Progression of partial to advanced interatrial block.
ABSTRACT Interatrial block (IAB), prolonged conduction between the atria, is denoted by P waves of 110 milliseconds or more and may manifest as partial or advanced. Theoretically, partial IAB may progress to its advanced counterpart if conduction delay increases to complete block. However, there have been no reports of such progression, and electrophysiologic studies have not shown this phenomenon. We briefly review the interatrial conducting pathways of IAB and present the first documentation of possible progression of partial to advanced IAB.
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ABSTRACT: Interatrial block (IAB) denotes a conduction delay between the two atria (P-wave duration ≥110 ms). Depending on the severity of the block, IAB can be partial or advanced. Even though several studies have reported a high prevalence of IAB, it still remains a diagnosis many neglect without any follow-up. The crisis in IAB is undramatic until predictable complications appear. Nevertheless, the danger in IAB is real because of the major associations with multiple medical conditions, including atrial fibrillation, myocardial ischemia, left atrial enlargement, and systemic emboli. There are different treatment options for IAB to eliminate its consequences, including pacing and medical management with angiotensin-converting enzyme inhibitors and angiotensin receptor blockers. Pacing has been shown to give promising results and could potentially prevent conditions related to cardiovascular disease such as hypertension or diabetes mellitus. Given the high prevalence of IAB, together with its potentially serious consequences, and yet being largely ignored, we stress attention to this potentially dangerous pandemic and raise consideration for further investigations.Iranian Journal of Medical Sciences 03/2014; 39(2):84-93.
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ABSTRACT: Interatrial conduction disorders are frequent in patients with structural heart diseases, including hypertension, coronary disease, and hypertrophic cardiomyopathy, and they are strongly associated with atrial tachyarrhythmias, especially atrial fibrillation and flutter. Conduction delays lead to dispersion of refractory periods and participate in initiating and maintaining reentry circuits, facilitating atrial arrhythmias. In this case, the changing pattern over time is a manifestation of progressive atrial remodeling and conduction delay. The terminal negative component of the P wave in the inferior leads suggests block of the electrical impulse in the Bachman bundle zone, with retrograde activation of the left atria via muscular connections at the coronary sinus. This has been reproduced in experimental models and confirmed by endocardial mapping. Physicians should be aware of the association between advanced interatrial block and development of atrial arrhythmias as its recognition could prompt early and aggressive antiarrhythmic treatment.Annals of Noninvasive Electrocardiology 09/2014; · 1.08 Impact Factor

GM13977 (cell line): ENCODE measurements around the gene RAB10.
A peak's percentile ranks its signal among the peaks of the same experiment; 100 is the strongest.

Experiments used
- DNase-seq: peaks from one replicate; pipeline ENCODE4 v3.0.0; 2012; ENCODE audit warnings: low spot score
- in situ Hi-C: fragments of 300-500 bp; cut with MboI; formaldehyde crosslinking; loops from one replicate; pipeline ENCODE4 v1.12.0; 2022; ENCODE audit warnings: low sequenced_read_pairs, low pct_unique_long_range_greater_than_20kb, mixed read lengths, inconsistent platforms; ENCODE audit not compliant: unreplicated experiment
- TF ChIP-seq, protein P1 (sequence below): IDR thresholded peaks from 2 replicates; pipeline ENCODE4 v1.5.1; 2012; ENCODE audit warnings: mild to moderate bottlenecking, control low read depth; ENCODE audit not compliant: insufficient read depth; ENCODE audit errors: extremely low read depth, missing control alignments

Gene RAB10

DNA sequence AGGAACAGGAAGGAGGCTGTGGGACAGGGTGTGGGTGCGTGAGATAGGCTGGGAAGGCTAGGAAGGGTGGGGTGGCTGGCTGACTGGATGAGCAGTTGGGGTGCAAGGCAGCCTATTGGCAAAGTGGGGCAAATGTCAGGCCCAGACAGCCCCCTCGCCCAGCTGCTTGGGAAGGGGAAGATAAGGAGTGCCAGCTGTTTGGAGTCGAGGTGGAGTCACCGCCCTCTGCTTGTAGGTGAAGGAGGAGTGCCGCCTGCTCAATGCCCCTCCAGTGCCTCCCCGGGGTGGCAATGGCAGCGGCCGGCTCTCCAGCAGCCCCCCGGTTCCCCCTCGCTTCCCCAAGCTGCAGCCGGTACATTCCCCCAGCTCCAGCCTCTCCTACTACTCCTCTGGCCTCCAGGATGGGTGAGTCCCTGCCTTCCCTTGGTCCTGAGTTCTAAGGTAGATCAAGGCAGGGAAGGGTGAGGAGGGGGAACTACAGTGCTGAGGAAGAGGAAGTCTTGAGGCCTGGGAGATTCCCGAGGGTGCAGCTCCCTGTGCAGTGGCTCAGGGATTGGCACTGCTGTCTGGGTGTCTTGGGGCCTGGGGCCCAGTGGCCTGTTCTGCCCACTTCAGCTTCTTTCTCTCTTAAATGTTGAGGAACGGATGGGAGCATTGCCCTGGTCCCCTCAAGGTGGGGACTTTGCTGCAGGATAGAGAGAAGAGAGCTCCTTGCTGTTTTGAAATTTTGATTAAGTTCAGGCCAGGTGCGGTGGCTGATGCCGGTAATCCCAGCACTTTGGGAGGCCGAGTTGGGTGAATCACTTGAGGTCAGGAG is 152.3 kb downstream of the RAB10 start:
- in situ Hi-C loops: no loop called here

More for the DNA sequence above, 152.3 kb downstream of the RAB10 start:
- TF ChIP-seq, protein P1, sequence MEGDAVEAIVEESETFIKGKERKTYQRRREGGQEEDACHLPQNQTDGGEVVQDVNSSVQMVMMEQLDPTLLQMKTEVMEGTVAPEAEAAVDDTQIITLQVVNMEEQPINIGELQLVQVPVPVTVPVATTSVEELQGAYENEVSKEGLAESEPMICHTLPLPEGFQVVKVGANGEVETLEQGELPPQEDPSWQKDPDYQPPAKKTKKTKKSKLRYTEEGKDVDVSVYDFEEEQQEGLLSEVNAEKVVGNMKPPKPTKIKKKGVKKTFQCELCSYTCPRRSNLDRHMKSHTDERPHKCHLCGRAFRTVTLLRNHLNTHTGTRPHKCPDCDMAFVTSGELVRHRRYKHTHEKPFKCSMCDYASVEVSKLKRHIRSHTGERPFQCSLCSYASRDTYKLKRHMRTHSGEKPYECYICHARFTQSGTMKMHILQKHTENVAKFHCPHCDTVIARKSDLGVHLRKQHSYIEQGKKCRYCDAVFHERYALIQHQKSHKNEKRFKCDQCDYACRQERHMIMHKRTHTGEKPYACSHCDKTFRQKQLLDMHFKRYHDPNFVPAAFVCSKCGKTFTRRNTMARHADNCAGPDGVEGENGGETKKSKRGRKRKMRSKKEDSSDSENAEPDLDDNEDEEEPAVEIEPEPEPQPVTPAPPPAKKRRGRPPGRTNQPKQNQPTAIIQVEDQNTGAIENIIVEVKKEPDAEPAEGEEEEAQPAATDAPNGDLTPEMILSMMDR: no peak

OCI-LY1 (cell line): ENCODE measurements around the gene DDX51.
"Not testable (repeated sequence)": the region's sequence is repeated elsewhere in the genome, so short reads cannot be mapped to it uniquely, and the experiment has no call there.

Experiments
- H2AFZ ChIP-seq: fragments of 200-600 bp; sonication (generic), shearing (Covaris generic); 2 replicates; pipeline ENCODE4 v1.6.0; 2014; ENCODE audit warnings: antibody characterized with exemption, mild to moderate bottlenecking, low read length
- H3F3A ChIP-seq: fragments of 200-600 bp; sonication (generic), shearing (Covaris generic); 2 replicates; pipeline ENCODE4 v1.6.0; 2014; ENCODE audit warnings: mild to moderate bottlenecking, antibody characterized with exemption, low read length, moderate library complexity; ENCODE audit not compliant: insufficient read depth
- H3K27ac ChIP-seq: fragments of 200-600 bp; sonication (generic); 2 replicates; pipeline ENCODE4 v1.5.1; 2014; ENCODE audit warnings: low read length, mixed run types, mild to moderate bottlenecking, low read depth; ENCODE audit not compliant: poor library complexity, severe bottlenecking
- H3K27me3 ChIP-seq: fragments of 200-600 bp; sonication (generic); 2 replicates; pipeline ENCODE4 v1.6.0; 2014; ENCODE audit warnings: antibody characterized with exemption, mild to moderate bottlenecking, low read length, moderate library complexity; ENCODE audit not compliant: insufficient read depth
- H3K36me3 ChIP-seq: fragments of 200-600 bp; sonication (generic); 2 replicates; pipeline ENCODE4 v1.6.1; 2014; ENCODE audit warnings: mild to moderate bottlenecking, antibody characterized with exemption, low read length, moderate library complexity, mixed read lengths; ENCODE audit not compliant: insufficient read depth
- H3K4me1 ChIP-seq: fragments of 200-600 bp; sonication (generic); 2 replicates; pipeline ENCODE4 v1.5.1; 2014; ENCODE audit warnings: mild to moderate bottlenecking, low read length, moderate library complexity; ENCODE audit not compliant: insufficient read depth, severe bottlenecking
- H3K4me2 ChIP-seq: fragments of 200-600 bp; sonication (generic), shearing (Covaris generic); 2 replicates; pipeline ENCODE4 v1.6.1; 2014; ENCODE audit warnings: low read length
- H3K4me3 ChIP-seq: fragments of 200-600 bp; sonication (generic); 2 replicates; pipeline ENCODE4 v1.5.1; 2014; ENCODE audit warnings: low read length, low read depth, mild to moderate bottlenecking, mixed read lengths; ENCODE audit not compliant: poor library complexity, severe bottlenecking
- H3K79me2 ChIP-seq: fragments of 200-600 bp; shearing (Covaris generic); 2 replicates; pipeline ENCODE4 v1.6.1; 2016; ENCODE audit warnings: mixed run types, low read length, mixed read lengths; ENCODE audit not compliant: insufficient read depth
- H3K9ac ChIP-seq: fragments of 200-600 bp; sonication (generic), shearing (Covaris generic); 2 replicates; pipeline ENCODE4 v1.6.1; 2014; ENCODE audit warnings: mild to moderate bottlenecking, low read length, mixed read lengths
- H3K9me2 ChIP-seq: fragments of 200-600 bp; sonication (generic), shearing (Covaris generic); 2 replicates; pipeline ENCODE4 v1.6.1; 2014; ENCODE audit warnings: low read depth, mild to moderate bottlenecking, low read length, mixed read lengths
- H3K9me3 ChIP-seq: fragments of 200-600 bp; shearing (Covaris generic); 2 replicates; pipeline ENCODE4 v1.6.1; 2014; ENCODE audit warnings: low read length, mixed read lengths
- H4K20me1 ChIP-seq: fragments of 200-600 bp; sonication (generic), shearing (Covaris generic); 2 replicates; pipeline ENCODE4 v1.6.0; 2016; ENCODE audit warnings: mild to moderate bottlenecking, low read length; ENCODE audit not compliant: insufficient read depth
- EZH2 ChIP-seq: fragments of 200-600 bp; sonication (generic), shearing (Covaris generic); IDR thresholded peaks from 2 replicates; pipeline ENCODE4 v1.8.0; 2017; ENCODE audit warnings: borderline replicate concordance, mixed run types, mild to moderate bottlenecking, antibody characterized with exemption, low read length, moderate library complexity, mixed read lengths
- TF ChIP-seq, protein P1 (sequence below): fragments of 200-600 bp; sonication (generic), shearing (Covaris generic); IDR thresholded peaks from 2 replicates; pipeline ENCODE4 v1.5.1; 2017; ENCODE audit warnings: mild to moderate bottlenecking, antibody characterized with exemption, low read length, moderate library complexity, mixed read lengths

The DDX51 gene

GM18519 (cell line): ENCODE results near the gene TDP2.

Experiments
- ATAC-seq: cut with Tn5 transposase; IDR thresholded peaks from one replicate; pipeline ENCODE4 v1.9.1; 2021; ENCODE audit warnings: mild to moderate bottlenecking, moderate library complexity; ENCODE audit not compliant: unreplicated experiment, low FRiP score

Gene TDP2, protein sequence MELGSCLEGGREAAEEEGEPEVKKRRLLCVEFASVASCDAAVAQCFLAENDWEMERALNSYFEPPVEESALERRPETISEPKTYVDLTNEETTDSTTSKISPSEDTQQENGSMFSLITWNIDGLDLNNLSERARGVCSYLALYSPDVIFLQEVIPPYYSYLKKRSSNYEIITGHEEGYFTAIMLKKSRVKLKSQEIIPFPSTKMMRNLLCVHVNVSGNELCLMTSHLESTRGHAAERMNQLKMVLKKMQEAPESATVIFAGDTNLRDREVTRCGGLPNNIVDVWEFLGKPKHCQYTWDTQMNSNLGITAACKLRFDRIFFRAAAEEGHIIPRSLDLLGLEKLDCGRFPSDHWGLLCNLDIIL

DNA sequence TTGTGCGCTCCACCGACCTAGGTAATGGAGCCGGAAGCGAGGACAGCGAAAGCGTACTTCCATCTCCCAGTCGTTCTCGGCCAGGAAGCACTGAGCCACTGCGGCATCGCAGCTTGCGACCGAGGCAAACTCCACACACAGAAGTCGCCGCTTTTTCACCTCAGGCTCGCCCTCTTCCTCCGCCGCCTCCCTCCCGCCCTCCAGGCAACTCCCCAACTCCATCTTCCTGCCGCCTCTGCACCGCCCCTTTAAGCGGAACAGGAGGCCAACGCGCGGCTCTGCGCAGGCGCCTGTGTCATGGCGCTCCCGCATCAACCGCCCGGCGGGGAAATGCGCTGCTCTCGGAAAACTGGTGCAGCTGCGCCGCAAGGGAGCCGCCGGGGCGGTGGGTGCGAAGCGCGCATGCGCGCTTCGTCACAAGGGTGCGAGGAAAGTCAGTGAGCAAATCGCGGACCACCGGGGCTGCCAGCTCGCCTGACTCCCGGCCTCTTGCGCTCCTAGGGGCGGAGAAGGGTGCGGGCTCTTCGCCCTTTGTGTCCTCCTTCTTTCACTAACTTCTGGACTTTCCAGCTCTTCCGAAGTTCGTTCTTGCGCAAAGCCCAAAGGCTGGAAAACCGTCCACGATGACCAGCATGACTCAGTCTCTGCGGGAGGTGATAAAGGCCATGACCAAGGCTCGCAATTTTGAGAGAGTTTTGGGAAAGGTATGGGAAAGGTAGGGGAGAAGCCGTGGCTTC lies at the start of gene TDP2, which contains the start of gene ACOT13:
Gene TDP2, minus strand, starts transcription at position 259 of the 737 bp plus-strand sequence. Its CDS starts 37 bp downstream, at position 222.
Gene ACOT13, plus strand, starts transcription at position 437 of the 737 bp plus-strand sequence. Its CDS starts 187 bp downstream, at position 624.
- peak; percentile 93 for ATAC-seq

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ABSTRACT: Obstructive sleep apnea (OSA) is a common disorder that affects 5% of the adult North American population. It is associated with atrial arrhythmias and stroke. The mechanisms of this association remain unclear. The aim to the study was to identify the factors associated with interatrial block (IAB) among patients with OSA. Patients referred for polysomnography were studied. Sleep apnea severity (apnea-hypopnea index [AHI]) was measured in each subject. 12-lead ECGs were scanned and amplified (× 10); P-wave duration and dispersion were measured using a semi-automatic caliper. IAB was defined as a P-wave duration ≥ 120 ms. Data from 180 consecutive patients was examined. Moderate-severe OSA (mean AHI = 56.2 ± 27.9) was present in 144 (OSA group). The remaining 36 had mild or no OSA (mean AHI = 5.6 ± 3.6) and were used as controls. Age distribution between the groups did not differ and there were more males in the OSA group (69.4% vs 47.2%, p = 0.01). Obesity (78.5% vs 39.4%, p 〈 0.001) and hypertension (51.4% vs 27.8%, p 〈 0.01) were more prevalent in the OSA group. IAB was more prevalent in patients with moderate-severe OSA (34.7% OSA vs 0% controls, p 〈 0.001). In linear regression, age and AHI 〉 30 were independent predictors of maximum P-wave duration (p = 0.001 and p 〈 0.001, respectively). P-wave dispersion was significantly higher in the severe OSA group (14.6 ± 7.5 for OSA, 8.9 ± 3.1 controls, p 〈 0.001). Older age and moderate-severe OSA are predictors of IAB. P-wave dispersion is increased in patients with moderate-severe OSA. This may partly explain the high prevalence of atrial arrhythmias in patients with OSA.Cardiology journal 01/2011; 18(2):171-5. · 1.22 Impact Factor